Sunday, November 05, 2006

A Taste of Nostalgia

Tell me what you eat, and I will tell you who you are.—Brillat-Savarin

My latest obsession is reading food blogs. It started with a blog that I accidentally stumbled upon while looking for a Malaysian recipe online. Soon, I was completely hooked. I was spending more and more time looking into the lives of other people, not through their eyes, but rather through their stomaches. Living in the Midwest is great but I really missed Malaysian food. Reading Malaysian food blogs made me feel closer to home, especially when the writers are from Penang. After weeks of staring at other people's food blogs, the boyfriend (who henceforth, shall be referred to as "the bf") suggested that I start my own, since I liked food so much. I deliberated for a while and the thought, "Why not?" I eat, I cook, might as well write about it. After all, the Malaysian goverment is trying to promote Malaysia through it's food.

My problem with starting my blogs stemmed from the fact that I could not ever remember to take pictures before digging in. Oftentimes, I would be three-quarters way into a meal when I suddenly remembered, "Alamak! Forgot to take pictures for my blog."

Thus today I am so proud that I actually have pictures of 2 dishes I made. I was overcome by a sense of nostalgia when I read this blog about tau yew bak that I actually called my mother in Malaysia and asked her for the recipe. Now, my mother is an awesome cook. The problem was, when asked how to cook a dish, she tells you, "Hah, tumi the garlic and then add light soy sauce and dark soy sauce.." Ok, mom, how much of each ingredients? "Eh, you agak-agak lah"

Not helpful. Yet, today, I managed to make tau yew bak and bang-kuang char. Incidentally, bang-kuang is called jicama in the US. This is pronounced 'hee-kam-mah'. Spanish what.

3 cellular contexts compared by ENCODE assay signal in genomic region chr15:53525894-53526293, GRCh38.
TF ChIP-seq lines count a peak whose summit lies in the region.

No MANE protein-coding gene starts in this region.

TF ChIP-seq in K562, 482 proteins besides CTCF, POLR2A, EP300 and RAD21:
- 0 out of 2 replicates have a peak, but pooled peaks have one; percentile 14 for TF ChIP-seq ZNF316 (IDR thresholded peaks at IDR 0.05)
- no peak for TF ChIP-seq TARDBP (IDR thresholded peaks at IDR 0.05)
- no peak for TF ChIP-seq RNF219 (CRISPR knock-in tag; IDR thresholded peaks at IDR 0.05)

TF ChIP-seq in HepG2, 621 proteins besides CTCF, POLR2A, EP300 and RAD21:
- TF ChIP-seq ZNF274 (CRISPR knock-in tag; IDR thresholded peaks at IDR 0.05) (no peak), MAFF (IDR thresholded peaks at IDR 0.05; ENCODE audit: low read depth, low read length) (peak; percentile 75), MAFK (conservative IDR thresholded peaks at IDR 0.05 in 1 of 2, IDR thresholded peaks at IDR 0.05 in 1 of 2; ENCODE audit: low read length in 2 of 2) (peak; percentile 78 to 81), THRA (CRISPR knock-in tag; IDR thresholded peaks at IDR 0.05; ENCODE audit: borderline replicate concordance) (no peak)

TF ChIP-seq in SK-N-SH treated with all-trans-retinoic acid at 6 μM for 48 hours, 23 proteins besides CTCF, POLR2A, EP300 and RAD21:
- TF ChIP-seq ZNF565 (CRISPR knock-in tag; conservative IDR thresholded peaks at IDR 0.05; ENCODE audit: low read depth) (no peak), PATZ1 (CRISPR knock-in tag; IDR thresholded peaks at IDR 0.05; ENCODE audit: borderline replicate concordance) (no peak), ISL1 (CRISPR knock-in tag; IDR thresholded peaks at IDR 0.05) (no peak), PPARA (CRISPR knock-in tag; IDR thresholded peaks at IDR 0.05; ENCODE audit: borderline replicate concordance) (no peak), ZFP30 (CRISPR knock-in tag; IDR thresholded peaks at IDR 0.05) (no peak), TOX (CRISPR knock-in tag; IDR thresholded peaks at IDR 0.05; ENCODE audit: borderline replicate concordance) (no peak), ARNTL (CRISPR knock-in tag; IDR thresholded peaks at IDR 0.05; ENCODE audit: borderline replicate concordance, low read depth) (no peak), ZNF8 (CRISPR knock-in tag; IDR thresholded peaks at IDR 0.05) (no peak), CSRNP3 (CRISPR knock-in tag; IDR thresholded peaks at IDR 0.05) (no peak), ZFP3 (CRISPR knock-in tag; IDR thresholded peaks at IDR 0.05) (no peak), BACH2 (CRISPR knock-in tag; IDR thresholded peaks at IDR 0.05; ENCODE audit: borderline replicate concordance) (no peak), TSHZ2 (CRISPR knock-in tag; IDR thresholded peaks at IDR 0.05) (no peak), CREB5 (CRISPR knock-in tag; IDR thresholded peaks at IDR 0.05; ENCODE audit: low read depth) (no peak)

Mom told me to use hae-bee (dried prawns) and jew-hoo (dried cuttlefish) for the bang-kuang char but I could find any so I used ......drumroll....dried scallops instead. Oohh, the decadence. Here are pics:

Soaking the dried scallops

Cutting veges for bang-kuang char

Julienned vegetable-whew, hard work

When I started to cook this, I didn't know it would take more than one hour!

Starting to cook tau yew bak

Final products

Lessons learned during this cooking session:

  1. Never start a dish that that takes two hours to cook when your bf is hungry, much less two.
  2. If you attempt No. 1, make sure you have something to feed the hungry bf (I had tamales)
  3. The secret to good bang-kuang char is julienningthe veges thinly. My dad exclaimed when he saw a pic of the final product, "Aiyoh, why your veges so chor-loh wan?" My first time make this dish mah!
  4. You can never make food that tastes as good as your mother or grandmother's.
  5. It is also cheaper to go out and tar-pow food than to buy individual ingredients to cook at home. It's true, mom, I swear.
  6. The taste of success is sweet. The bf gave the 2 dishes his seal of approval :) And that is the best reward of all.

1 comment:

misery said...

isn't that jiu hu char?? I was wondering wat on earth bang kuang char was. You should get a mandolin. I used it the last time I made it. soooo much faster and efficient ;)

And yes..there's nothing like the sweet success of someone asking for seconds of your dish :)